FINDING HOME Add To My Top 10

Finding the Right Way

Content +1
Quality
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Language        
Violence        
Sex        
Nudity        

Release Date: April 29, 2005

Starring: Lisa Brenner, Geneviève Bujold, Louise Fletcher, Justin Henry, Jason Miller, Misha Collins, Sheri Saum, and Johnny Messner

Genre: Drama

Audience: Teenagers and adults

Rating: PG-13 for thematic issues,
sexual content and some
violence

Runtime: 124 minutes

Address Comments To:

Clear Star Pictures, LLC
13547 Ventura Blvd., Suite 140
Sherman Oaks, CA 91423
Phone: (818) 988-2200
Fax: (818) 988-2202
Website: FindingHomeMovie.com
E-mail: starentgrp@earthlink.net

Content:

(CC, BB, L, VV, S, AA, M) Strong Christian worldview with mentions of faith, Christ and Scripture, and moral points that rebuke sex outside of marriage and abortion, with parental disrespect and mild reconciliation; one light obscenity and one light exclamatory profanity; flashbacks to memories of violent scene and knife with blood dripping (turns out to be no more than a false memory from childhood that was really pricking of fingers to swear allegiance to each other), fight between four grown men, struggle between man and a pregnant woman who is thrown to the ground, and two attempted rapes; kissing, passionate foreplay, fully clothed sex, and attempted sex, all of which is rebuked; no nudity; drinking to excess; no smoking; and, overbearing mother, issues of control, rudeness, deception, all resolved in a moral manner.

Summary:

FINDING HOME is a well-crafted, evocative movie that focuses on a young woman’s healing from repressed traumatic memories. It makes moral points against pre-marital sex and abortion. It has its limitations, but MOVIEGUIDE® urges audiences, especially teenagers, to see this movie for its entertaining, profound insights.

Review:

The award-winning movie FINDING HOME is a well-crafted, evocative movie that focuses on a young woman’s healing from repressed traumatic memories. The movie opens with twentysomething Amanda Pierce talking of her childhood memories of leaving her grandmother’s home, a small inn on a little island in Maine. For many years, she has thought about going back. Finally, she gets a call from the housekeeper Katie who tells Amanda that her grandmother has died. Troubled, she returns to rediscover her childhood and to confront her nightmares.

The first nightmare is Katie’s nephew Dave, who seems to be, in the flashbacks, the reason that Amanda was hauled off the island by her mother and forbidden to go back there. Amanda’s mother Grace has always suggested that Dave did something nasty to Amanda. It turns out, however, that the mother has been trying to control Amanda for many years and that the issue goes much deeper than Dave. When the grandmother’s will is read, it turns out that the mother has received almost nothing while Amanda has received the inn and most of the property. Katie has received a couple of acres in Maine.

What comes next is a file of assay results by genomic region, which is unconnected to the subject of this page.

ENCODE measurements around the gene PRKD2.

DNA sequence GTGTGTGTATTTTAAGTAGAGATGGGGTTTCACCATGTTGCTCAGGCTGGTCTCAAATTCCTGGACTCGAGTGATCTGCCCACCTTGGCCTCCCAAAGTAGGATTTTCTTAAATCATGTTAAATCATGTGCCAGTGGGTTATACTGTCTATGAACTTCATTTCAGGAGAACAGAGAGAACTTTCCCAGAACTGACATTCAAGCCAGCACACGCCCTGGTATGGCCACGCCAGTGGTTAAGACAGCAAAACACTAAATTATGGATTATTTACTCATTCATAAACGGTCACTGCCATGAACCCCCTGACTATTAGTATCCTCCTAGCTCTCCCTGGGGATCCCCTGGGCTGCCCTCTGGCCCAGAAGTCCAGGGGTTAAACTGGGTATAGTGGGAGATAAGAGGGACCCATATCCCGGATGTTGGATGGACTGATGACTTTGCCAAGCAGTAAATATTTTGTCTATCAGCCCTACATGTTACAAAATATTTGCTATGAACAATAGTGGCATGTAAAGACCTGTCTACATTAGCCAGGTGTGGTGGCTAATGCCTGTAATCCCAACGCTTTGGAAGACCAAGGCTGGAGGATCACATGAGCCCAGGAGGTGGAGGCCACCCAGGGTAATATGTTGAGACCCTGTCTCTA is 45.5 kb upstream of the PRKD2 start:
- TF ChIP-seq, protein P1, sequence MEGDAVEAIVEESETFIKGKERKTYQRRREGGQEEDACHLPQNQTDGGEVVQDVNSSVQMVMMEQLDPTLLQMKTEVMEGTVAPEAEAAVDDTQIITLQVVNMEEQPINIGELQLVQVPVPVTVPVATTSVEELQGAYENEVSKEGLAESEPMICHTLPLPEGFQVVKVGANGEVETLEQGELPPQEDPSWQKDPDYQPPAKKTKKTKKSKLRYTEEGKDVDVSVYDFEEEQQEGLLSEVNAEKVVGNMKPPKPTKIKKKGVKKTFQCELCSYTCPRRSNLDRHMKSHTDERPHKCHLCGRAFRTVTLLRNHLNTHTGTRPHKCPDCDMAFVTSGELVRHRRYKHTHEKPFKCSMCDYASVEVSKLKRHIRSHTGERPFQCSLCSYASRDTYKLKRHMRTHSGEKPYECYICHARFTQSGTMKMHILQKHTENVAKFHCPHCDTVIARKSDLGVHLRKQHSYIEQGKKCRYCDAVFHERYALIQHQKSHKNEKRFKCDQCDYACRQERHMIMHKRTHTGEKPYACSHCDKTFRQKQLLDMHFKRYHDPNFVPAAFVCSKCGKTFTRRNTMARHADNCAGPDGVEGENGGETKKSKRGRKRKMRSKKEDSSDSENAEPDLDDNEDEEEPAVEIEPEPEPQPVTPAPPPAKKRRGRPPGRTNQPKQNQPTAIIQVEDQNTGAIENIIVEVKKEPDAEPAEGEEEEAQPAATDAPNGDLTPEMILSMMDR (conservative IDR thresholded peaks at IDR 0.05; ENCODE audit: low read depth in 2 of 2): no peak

Amanda learns to appreciate her grandmother’s home. She learns the sources of her nightmares. In the process, she invites her best friend and her best friend’s boyfriend to come join her, and eventually her boss, who is her would-be lover, joins her, too. She learns some shocking things about her grandmother, and strong moral points are made throughout the movie.

The first moral point is that sex out of marriage is wrong and can lead to disastrous consequences. The next is that abortion is wrong. The next is to not judge people, nor to trust implanted false memories. Amanda also learns not to follow her heart but instead to do the right thing. Faith is lifted up, as is forgiveness. There is a prayer to Jesus Christ, and the Bible is quoted in a magnificent way.

One of the better classic dramas, FINDING HOME has its limitations. The acting is slightly flat in a couple of places, and the storyline, which is generally strong and good, has a few rocky moments. The music has some saccharine moments. Overall, however, the movie works extremely well and is highly entertaining.

The only serious objection would be the clothed sex scenes, one in particular that goes on too long. A minor suggestion of the activity would have served to propel the plot forward without getting bogged down.

That noted, the movie is clearly against sex outside of marriage and anti-abortion, and the consequences of the sex scene are the reasons for the nightmares. Everyone involved in the making of FINDING HOME deserves to be commended, and MOVIEGUIDE® urges audiences, especially teenagers and young adults, to see this movie for its entertaining, profound insights.

In Brief:

FINDING HOME is a well-crafted, evocative movie that focuses on a young woman’s healing from repressed memories. The movie opens with Amanda learning that her grandmother has died. She returns her grandmother’s inn to rediscover her childhood and to confront her nightmares. It turns out that Amanda’s mother has been trying to control her for many years, which leads her to the root of many of her lifelong problems. She learns some shocking things about her grandmother, her mother, her best friend, and herself.

Some strong moral points are made throughout the movie. One is that sex out of marriage is wrong and can lead to disastrous consequences. The next is that abortion is wrong. The next is to not judge people, nor to trust one’s memories as being entirely accurate. Amanda also learns not to follow her heart, but rather to do the right thing. Faith is lifted up, as is forgiveness, prayer and Scripture. FINDING HOME has limitations, including some violent content, light sexual elements and flat, rocky moments, but everyone involved in making FINDING HOME deserves to be commended. MOVIEGUIDE® urges audiences, especially teenagers, to see this movie for its entertaining, profound insights.